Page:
Comparisons between myriapod assemblages at mine sites in Upper and Lower Lusatia that had different soil and age conditions revealed that myriapods are good indicators of biological soil quality and are reliable and easy to use. Using soil sampling and subsequent heat extraction of animals, four alder stands in the wetlands of the Biebrza, Narew and Bia³owieŜa national parks, north-eastern Poland, were surveyed for millipedes and centipedes. Among 12 millipede species revealed, Xestoiulus laeticollis, Polydesmus complanatus and Craspedosoma rawlinsii occurred and predominated in all alder woods.
Karger AG, Basel. A further intensive study was made with millipedes and centipedes which need – like earthworms – a longer time for immigration.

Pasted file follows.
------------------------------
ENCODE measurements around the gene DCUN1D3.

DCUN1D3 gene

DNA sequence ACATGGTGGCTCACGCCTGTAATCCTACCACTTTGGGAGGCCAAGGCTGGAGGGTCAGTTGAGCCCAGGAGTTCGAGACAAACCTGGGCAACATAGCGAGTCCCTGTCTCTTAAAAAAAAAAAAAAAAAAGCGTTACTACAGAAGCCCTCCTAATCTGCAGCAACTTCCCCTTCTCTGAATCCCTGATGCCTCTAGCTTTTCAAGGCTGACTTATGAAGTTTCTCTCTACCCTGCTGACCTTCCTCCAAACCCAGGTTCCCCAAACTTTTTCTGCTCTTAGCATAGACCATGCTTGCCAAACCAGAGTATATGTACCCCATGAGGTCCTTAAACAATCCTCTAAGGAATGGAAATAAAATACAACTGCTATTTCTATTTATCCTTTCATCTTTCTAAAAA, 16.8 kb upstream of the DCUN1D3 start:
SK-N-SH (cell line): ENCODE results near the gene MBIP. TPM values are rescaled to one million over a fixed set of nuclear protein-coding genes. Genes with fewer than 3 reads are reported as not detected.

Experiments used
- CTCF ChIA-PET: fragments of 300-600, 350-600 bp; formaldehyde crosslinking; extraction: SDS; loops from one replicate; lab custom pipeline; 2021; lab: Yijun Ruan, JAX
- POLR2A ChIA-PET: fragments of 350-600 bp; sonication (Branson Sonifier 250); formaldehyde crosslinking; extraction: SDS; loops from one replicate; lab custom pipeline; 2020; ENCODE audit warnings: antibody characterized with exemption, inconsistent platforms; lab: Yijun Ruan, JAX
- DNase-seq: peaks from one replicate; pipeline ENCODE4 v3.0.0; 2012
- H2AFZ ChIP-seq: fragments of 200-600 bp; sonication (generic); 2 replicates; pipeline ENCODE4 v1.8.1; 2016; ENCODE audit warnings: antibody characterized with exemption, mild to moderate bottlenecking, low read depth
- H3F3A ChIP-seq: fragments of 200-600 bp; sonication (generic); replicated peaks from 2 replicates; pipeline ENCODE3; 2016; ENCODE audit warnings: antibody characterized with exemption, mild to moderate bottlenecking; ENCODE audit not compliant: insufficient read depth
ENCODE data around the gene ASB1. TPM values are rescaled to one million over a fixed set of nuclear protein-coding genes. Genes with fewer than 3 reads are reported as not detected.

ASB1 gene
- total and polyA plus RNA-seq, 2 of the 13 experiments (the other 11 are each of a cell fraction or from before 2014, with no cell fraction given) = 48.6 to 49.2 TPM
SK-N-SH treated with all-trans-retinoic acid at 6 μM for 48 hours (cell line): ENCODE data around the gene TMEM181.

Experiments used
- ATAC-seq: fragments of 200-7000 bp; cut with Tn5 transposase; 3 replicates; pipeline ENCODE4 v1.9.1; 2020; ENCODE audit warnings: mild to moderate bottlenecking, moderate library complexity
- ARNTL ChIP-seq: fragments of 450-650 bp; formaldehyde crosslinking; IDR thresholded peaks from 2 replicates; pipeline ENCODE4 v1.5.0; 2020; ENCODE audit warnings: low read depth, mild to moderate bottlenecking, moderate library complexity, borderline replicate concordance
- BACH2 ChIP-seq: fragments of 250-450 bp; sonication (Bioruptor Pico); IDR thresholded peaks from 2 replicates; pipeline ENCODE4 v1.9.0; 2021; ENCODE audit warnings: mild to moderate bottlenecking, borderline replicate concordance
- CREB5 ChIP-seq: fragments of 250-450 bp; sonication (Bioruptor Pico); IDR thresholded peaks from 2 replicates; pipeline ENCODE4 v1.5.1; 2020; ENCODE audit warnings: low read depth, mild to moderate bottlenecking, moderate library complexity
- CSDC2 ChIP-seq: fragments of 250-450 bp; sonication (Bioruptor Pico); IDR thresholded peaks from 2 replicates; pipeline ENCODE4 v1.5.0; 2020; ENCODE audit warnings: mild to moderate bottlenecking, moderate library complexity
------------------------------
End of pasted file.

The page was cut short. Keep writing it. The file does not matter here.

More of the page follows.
The centipede fauna was very poor, altogether represented by four species, only Lithobius curtipes being shared by all sites. The myriapod communities from the swampy alder woods (Ribeso nigri Alnetum) at Biebrza and in the Bia³owieŜa Primeval Forest were mainly under the influence of fertility soil parameters (available and total phosphorus contents) while the assemblage from an alder swamp at Narew was largely affected by soil humidity. Apparently, the community from an ash-alder alluvial wood (Fraxino-Alnetum) sampled in the Bia³owieŜa Primeval Forest mostly depended on soil pH. Comparing all available information, the structure of myriapod assemblages seems to be quite similar even over distant regions in Central Europe.